The political landscape has changed as the seven Republican candidates prepare for Tuesday night’s debate, which will focus on foreign policy. Newt Gingrich’s star is rising, and Herman Cain’s is falling. But one thing hasn’t changed: Mitt Romney remains near the top of the polls.
Given this situation, Politico
has put together a list of five things to watch for in the debate.
1. “Can Newt Gingrich perform as a front-runner?”
The former House speaker’s strong showings in previous debates have sent him the top of at least one national poll. But that means the stakes are higher for him now. Attacking the moderators and questions may not cut it anymore. Gingrich has to look more presidential and less like an attack dog. Given his depth of knowledge on the issues, the foreign policy debate plays to his strength. “I’m not particularly in favor of his candidacy, but this is the kind of thing that he just shines in,” Rich Galen, a GOP strategist and former Gingrich aide, told Politico.
2. “Can Mitt Romney pass the commander-in-chief test?”
Romney must show the strength to compete with a president who has achieved some notable foreign policy successes, such as the killing of Osama bin Laden. Democrats already are trying to portray the former Massachusetts governor as weak and inconsistent. And Romney must stand up against the isolationists among his opponents. Brian Hook, a former assistant secretary of state and campaign adviser to Tim Pawlenty, thinks Romney can succeed. “Unfortunately for the Republican Party, there are a number of candidates whose foreign policy approach is isolationist, uninformed or other-planetary. I think Governor Romney has staked out a credible and serious foreign policy,” he told Politico.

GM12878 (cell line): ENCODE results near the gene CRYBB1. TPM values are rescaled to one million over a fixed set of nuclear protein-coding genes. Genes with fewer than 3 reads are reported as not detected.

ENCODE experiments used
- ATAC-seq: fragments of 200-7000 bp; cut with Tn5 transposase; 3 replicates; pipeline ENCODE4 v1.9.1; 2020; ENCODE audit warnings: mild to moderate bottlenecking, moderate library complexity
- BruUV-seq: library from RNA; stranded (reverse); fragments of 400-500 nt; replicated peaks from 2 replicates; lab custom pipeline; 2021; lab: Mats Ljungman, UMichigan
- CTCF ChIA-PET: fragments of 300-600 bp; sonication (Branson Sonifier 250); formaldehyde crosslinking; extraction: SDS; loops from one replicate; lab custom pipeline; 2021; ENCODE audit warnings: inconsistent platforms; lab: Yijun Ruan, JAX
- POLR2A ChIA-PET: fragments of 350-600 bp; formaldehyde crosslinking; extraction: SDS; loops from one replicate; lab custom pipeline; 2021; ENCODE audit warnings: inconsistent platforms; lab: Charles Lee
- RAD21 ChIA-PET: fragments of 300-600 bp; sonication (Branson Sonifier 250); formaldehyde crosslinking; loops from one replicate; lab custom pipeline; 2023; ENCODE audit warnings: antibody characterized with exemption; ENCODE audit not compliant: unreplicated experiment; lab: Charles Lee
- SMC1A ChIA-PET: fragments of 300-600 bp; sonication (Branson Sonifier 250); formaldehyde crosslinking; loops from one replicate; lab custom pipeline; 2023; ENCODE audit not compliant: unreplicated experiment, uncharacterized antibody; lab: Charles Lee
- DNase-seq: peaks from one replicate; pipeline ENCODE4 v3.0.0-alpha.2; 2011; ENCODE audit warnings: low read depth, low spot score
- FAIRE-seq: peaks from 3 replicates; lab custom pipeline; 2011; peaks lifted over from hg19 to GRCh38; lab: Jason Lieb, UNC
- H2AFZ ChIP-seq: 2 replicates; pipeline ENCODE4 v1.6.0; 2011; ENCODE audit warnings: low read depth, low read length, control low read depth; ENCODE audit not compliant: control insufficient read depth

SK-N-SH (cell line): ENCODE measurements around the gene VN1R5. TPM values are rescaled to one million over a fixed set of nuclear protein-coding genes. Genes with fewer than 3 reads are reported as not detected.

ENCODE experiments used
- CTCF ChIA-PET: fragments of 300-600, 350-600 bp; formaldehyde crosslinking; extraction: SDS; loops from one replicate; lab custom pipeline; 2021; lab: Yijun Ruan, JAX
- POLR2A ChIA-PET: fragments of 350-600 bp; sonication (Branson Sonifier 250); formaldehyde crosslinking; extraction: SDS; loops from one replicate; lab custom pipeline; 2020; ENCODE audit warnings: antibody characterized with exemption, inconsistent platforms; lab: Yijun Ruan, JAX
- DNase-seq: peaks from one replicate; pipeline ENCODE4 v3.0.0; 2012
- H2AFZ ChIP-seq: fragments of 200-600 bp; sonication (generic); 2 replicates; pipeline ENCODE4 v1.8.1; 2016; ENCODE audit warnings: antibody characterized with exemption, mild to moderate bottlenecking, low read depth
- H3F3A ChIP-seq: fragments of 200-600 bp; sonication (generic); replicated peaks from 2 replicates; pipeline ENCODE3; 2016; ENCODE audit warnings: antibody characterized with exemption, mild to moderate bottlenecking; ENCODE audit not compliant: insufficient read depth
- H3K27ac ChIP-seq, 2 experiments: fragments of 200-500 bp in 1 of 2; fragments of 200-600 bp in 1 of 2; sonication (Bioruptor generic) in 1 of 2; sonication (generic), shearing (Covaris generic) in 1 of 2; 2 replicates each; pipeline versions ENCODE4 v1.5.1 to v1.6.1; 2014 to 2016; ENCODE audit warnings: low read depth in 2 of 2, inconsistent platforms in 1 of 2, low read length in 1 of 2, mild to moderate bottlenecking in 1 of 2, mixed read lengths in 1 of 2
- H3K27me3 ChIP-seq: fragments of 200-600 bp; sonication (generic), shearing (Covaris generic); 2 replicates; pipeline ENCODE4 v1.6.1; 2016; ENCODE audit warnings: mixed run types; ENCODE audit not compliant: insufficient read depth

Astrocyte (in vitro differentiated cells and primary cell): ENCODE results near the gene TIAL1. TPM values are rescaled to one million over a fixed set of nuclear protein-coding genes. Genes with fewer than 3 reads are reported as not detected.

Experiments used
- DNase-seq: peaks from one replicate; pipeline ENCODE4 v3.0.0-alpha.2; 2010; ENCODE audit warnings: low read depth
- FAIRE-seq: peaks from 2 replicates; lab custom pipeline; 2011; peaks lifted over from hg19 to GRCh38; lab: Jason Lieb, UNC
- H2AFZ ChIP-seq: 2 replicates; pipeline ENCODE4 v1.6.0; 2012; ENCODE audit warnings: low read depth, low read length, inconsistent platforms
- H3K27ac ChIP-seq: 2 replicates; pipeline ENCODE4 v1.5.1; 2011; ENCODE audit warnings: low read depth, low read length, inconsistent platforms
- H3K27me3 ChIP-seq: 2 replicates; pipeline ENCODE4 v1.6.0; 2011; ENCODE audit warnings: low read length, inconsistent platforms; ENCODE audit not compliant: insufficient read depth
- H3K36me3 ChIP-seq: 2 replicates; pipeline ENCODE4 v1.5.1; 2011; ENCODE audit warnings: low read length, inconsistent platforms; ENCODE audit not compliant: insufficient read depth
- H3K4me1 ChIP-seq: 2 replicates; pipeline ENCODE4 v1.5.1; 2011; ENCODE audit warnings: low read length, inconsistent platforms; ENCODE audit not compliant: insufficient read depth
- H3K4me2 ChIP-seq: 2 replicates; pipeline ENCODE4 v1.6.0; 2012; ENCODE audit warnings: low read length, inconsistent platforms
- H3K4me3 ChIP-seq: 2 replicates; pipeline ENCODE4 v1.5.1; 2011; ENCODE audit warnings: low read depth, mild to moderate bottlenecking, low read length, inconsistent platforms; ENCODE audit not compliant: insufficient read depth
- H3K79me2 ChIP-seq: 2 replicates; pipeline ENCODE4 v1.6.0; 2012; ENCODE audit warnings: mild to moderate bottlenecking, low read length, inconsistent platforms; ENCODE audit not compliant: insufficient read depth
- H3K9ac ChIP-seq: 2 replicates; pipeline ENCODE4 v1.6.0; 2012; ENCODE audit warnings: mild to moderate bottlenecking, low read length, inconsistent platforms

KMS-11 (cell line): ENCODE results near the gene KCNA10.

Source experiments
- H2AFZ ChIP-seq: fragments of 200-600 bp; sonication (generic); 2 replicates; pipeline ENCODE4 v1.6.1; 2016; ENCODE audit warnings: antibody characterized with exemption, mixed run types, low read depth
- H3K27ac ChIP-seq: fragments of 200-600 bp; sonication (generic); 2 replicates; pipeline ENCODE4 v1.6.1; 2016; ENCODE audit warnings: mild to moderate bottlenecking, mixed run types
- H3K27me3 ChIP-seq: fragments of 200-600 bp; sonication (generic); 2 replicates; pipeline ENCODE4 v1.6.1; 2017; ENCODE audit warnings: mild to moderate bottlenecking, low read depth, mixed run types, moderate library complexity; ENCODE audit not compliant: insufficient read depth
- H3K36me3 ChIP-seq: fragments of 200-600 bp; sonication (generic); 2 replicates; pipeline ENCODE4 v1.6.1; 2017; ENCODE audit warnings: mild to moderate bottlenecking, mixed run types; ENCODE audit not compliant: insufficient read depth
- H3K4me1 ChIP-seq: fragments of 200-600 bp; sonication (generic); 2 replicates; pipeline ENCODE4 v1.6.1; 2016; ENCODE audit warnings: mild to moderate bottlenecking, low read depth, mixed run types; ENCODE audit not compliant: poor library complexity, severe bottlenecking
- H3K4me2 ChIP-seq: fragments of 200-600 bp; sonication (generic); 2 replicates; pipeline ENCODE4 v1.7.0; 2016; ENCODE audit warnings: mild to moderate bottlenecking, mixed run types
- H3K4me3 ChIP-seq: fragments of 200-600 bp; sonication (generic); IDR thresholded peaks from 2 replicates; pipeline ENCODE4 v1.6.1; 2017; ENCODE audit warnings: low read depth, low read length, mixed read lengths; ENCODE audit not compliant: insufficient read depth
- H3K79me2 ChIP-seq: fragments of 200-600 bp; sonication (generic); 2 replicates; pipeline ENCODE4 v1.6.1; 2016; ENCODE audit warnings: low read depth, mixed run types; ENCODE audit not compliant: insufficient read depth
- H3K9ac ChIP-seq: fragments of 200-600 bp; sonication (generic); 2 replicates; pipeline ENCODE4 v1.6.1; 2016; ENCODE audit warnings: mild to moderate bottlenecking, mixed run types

3. “Can Herman Cain keep his foot out of his mouth?”
The businessman’s recent difficulty in answering whether he supports President Barack Obama’s Libya policy helped send his campaign reeling. And Cain didn’t help himself when he later said that the Taliban plays a major role in Libya’s new government. So now he has to prove that he can handle foreign policy. National Review editor Rich Lowry put it bluntly when he accused Cain of “knowledge-deficit disorder” in a recent column.
4. “Can Jon Huntsman turn his Afghanistan position into a strength?”
The former Utah governor has the most foreign policy experience of any candidates having served as ambassador to both China and Singapore. He also served as a trade official in the George W. Bush administration. And Huntsman’s views that the United States military should wind down its operations in Iraq and Afghanistan, focusing instead on domestic problems, carry some resonance with the public. But Huntsman’s milquetoast presentation of these views has prevented them from having much impact. Voters in New Hampshire, where Huntsman is devoting all his efforts, probably would be receptive to his anti-war sentiments. And Huntsman could play up his views as fiscally conservative, as they would entail defense spending cuts.
5. “Will Ron Paul get a turn in the spotlight?”
The Texas representative would have no trouble articulating an anti-war stance — if he’s given any time to do so. His speaking allotment was minuscule in the last debate. Paul adviser Jesse Benton doesn’t think his isolationist views will hurt the candidate. “Dr. Paul will continue to deliver his message of a strong national defense, saving money by cutting overseas nation-building and his vision for a pro-American foreign policy,” Benton told Politico.
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